Federal Communications Commission (FCC) and the Expectation of Privacy in the Digital Age
In October 2016 under the Obama Administration, the Federal Communications Commission (FCC) passed Privacy Protection Rules that would prevent Internet Service Providers (ISPs) from using some categories of customer information without the users' permission. This was to include "data such as a consumer's Web browsing history, app usage history, location details and more would have required a customer's explicit permission before companies such as Verizon and Comcast could mine the information for advertising purposes." (Washington Post, 2016) These rules had not yet gone into effect when they were rescinded by President Trump in April 2017.
There seems to be a disconnect in today's news media when it comes to online privacy. On one hand, we eagerly report the latest sensational Tweet and post, and on another, something as impactful as the FCC rules recision in April, seems to pass by almost unmentioned.
The irony of the now rescinded FCC rules is that they placed customer privacy regulations on ISPs, while maintaining the right of online powerhouses like Google, Amazon Web Service, and Facebook, to continue to access and run analytics on similar personal online activities and data. Though the FCC rules attempted to protect consumer data, they may not have included all the necessary layers to do so.
So should we be alarmed? Frankly, I believe we each should be aware of what online data or activity of ours is not protected. It is important to be mindful of the Terms and Services of the providers we use, and brush up on changes when they occur. But the question remains: is it reasonable for us to have an "expectation of privacy" regarding our general online interactions, searches, or activities (other than the agreed upon dealings with finances and Personally Identifiable Information (PII))?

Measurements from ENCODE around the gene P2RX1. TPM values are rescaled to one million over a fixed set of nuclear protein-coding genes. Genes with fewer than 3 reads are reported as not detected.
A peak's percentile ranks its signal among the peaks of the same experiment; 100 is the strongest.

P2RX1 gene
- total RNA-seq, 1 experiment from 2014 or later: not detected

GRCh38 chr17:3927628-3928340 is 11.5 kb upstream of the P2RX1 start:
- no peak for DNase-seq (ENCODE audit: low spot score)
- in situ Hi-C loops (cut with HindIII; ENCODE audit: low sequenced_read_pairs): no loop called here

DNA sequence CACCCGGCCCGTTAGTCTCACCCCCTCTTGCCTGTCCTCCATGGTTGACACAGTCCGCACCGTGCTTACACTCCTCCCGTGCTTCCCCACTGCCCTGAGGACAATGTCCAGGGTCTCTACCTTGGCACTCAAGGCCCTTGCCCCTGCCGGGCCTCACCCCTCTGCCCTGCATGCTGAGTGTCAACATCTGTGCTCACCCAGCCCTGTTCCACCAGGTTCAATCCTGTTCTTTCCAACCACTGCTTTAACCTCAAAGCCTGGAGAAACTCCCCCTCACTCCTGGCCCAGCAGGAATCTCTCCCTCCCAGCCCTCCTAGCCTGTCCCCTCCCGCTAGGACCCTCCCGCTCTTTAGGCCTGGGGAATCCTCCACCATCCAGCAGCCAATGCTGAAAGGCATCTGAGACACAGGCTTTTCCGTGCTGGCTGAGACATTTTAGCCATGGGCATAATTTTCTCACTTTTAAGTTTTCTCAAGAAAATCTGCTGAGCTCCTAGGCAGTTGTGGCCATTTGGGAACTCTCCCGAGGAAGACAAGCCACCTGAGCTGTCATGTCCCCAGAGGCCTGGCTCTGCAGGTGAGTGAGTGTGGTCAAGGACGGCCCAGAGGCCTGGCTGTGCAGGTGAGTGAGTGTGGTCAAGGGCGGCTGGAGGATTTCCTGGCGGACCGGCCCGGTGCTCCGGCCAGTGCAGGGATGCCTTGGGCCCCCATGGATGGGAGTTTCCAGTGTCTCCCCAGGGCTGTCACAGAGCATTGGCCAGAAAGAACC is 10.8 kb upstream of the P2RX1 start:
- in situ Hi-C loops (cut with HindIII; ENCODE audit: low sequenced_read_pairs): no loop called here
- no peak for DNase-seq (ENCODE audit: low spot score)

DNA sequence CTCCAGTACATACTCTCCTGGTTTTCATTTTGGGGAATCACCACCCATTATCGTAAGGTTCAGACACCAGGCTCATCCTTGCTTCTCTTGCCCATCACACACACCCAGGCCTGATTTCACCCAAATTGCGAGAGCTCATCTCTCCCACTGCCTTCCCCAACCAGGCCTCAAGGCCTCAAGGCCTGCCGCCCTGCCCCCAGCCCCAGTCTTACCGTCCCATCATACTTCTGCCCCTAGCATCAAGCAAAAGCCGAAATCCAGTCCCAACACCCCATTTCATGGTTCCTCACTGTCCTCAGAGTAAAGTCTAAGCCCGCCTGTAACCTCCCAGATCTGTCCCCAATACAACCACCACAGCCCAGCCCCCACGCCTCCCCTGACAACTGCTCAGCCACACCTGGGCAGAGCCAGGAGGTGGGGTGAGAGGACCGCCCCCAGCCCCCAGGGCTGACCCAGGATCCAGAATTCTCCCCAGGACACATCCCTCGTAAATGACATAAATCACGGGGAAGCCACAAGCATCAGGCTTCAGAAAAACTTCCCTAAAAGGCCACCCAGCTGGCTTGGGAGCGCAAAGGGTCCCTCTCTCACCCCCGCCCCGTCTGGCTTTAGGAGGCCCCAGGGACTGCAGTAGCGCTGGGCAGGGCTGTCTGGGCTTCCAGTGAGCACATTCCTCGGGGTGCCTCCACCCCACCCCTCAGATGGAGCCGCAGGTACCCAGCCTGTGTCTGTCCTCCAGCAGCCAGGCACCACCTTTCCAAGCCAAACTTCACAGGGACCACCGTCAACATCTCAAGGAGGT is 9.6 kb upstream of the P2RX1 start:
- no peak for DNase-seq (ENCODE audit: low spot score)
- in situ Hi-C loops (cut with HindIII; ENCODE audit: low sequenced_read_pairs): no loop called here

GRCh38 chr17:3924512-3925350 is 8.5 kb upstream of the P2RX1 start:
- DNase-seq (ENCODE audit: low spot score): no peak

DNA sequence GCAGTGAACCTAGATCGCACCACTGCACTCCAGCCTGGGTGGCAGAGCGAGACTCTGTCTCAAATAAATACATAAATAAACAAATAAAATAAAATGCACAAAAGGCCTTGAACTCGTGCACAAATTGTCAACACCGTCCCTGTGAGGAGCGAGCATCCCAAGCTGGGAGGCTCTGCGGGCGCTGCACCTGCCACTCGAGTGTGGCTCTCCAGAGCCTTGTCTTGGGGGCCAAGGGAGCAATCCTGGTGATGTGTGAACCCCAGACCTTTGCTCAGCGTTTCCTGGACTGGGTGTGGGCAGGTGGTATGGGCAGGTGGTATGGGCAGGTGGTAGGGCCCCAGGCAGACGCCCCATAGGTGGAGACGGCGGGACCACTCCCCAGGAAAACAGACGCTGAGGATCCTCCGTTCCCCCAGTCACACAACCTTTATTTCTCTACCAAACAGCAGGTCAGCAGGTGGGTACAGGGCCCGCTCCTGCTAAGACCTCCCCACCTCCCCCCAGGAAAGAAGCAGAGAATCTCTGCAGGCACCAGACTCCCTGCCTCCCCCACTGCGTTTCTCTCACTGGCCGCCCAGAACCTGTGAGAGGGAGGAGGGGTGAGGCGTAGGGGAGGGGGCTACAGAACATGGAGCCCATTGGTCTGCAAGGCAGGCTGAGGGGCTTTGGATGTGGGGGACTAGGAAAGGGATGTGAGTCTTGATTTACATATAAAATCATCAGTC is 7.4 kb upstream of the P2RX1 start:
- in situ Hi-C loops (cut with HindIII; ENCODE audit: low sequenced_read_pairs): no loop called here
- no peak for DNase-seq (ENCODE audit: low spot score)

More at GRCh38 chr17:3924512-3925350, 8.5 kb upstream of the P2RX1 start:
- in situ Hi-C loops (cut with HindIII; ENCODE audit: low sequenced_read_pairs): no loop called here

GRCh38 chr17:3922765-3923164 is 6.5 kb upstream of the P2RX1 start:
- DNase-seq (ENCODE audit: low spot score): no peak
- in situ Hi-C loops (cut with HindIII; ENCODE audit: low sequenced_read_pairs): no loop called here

Though the lack of ubiquitous online privacy may make some users uncomfortable when they think about it, the fact remains - it is not technically feasible nor practical to keep all our open wanderings confidential online. It is most important that we, as a CyberSecurity savvy community, focus on legally and technically protecting specific groups of significant data online: our PII and trusted (especially financial) transactions. Not only is that focus worth fighting for, but it is actually achievable if we work together. To that end, trust in our online ecosystem, as it pertains to the data we care about most, will exist in support of key business and government functions both nationally and globally.